General Assembly may consider vital issues for local Catholics this session


PROVIDENCE — The Rhode Island General Assembly’s 2021 legislative year will occur in unusual circumstances because of the novel coronavirus pandemic. However, the next several months could still bring movement on several vital issues for Catholics in Rhode Island.
“As a Church, we are called to engage in the world, to work towards a society where all can experience the love of God and live out that love. Over the next six months, Rhode Island Catholics will have the opportunity to engage the world by making their voice heard at the Rhode Island General Assembly,” said Father Bernard Healey, the Rhode Island Catholic Conference director.
In the coming weeks, Rhode Island state lawmakers are expected to file legislation to provide economic relief for struggling families during the pandemic, create a pathway to a higher minimum wage, and increase access to quality healthcare and affordable prescription drugs.
While those measures would likely benefit the common good, there are indications that some lawmakers may seek to push problematic bills. These include providing taxpayer funding for abortions, legalizing recreational marijuana, and “codifying” the Affordable Care Act and its contraceptive mandate in state healthcare law.
“The codification of Obamacare in our state law includes the nefarious contraceptive mandate. This action would be a serious attack upon the religious liberty of many institutions, organizations, and people of conscience,” Father Healey said.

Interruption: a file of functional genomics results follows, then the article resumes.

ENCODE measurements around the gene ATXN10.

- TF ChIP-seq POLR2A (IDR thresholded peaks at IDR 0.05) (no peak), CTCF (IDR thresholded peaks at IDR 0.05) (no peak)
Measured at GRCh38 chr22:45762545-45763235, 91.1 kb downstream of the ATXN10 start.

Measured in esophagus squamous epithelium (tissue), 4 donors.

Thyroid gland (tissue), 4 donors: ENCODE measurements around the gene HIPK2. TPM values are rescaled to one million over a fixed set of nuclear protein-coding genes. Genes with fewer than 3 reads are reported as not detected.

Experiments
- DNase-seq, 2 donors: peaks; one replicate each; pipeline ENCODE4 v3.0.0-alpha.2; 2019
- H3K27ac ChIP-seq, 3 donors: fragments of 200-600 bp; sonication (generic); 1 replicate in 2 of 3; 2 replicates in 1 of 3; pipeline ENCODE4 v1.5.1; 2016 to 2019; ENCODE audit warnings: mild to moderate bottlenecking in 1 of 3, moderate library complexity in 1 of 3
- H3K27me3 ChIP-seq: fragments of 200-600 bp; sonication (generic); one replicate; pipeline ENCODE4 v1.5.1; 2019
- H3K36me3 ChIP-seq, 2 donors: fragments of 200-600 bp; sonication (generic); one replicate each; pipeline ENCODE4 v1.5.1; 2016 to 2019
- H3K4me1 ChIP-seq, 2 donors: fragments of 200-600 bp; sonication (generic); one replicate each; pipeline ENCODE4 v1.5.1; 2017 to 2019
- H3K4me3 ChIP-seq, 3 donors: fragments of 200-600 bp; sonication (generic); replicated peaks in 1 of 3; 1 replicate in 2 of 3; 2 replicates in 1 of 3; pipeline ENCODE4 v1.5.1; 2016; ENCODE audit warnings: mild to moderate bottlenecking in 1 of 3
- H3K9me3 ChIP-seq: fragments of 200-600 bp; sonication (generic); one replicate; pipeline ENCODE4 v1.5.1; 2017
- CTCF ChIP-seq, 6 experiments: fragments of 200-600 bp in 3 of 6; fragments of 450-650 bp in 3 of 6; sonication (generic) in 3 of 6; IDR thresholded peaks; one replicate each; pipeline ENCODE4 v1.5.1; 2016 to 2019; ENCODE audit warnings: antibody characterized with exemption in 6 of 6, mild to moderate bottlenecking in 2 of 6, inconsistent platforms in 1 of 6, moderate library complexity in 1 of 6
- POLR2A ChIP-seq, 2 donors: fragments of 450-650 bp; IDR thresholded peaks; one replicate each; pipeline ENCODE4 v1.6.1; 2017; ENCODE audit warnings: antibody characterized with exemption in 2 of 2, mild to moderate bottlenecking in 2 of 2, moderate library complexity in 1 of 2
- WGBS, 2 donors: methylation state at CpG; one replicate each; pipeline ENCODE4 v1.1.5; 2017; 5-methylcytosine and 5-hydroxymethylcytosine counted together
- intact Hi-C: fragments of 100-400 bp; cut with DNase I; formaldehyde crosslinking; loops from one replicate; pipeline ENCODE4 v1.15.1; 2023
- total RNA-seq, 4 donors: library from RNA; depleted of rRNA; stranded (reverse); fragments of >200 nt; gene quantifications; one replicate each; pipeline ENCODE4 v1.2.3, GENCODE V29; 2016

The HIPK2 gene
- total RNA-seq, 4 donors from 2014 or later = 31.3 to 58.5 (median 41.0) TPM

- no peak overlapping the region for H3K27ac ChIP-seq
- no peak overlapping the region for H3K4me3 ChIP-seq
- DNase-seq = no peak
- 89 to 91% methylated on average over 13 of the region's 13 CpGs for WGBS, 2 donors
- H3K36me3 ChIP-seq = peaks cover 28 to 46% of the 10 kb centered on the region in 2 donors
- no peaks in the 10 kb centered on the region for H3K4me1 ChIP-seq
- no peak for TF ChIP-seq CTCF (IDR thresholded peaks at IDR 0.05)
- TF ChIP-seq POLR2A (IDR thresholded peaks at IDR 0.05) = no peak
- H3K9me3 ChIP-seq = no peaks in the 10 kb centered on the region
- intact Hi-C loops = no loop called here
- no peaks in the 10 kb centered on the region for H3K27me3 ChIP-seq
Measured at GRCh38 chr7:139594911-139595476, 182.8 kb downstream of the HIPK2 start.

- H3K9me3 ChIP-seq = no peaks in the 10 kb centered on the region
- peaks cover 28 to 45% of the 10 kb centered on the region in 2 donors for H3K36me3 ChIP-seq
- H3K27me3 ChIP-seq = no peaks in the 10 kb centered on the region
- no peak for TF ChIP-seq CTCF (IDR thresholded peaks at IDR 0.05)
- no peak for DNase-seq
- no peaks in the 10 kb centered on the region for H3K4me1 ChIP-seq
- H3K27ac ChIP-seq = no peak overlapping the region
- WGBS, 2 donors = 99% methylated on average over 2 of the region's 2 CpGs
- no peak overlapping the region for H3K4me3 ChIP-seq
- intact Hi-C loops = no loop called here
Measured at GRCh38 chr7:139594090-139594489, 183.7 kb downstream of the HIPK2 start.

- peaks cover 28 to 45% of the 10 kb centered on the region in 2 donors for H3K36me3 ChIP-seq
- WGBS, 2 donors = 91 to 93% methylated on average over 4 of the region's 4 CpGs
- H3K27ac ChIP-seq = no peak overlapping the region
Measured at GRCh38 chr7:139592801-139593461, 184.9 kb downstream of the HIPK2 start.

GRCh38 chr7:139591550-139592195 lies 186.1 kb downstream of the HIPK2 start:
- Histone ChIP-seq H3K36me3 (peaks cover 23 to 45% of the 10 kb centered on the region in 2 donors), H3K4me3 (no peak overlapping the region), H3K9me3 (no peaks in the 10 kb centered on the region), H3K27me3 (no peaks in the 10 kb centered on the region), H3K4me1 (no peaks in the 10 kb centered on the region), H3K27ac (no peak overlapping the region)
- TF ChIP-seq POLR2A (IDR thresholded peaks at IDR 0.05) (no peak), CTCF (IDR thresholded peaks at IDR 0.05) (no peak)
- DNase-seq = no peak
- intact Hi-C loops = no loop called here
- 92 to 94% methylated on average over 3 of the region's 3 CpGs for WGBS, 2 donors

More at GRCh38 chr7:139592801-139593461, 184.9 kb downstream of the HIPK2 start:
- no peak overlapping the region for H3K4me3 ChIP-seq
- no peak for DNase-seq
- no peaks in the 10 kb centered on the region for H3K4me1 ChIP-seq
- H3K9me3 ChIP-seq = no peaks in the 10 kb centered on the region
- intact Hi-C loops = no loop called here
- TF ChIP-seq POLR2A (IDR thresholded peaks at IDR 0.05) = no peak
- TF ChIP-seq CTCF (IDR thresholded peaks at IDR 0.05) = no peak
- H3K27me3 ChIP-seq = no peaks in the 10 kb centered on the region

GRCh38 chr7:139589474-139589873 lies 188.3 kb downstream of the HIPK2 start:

“I hope that Catholics would stand united against this proposal and stand with groups like the Little Sisters of the Poor in protecting religious freedom,” Father Healey added.
Senate President Dominick Ruggerio, a Democrat from North Providence, presented an ambitious Senate agenda during his speech to open the legislative session on Jan. 5. He called for reforming the state’s income tax structure to make it more equitable, creating a “dedicated funding stream for affordable housing” and “a strong Equal Pay Act,” among other measures.
Ruggerio also touched on widespread job losses related to COVID-19, which he said had wrought havoc on the local and national economy, causing numerous businesses to close while taking a heavy toll on public health and education.
“The Assembly will be dealing with all the issues surrounding the COVID Pandemic,” Father Healey said. “The economic fallout and the mounting pressure on healthcare facilities and nursing homes as a result of the pandemic is severe in our state. High unemployment rates and the closing of small businesses have led to difficult financial times for many Rhode Islanders. We hope to work with the Assembly to ensure the social safety nets for the poor and vulnerable are protected and even enhanced in this time of social and economic crisis.”
State Sen. Louis DiPalma, a Portsmouth Democrat, told the Rhode Island Catholic that addressing the pandemic, especially getting more Rhode Islanders vaccinated, is the critical piece in the General Assembly’s 2021 legislative agenda.
“Everything else is secondary. There is nothing more high priority than that,” said DiPalma, who added that the sooner that public health authorities can get Rhode Islanders vaccinated, the sooner the economy can fully reopen.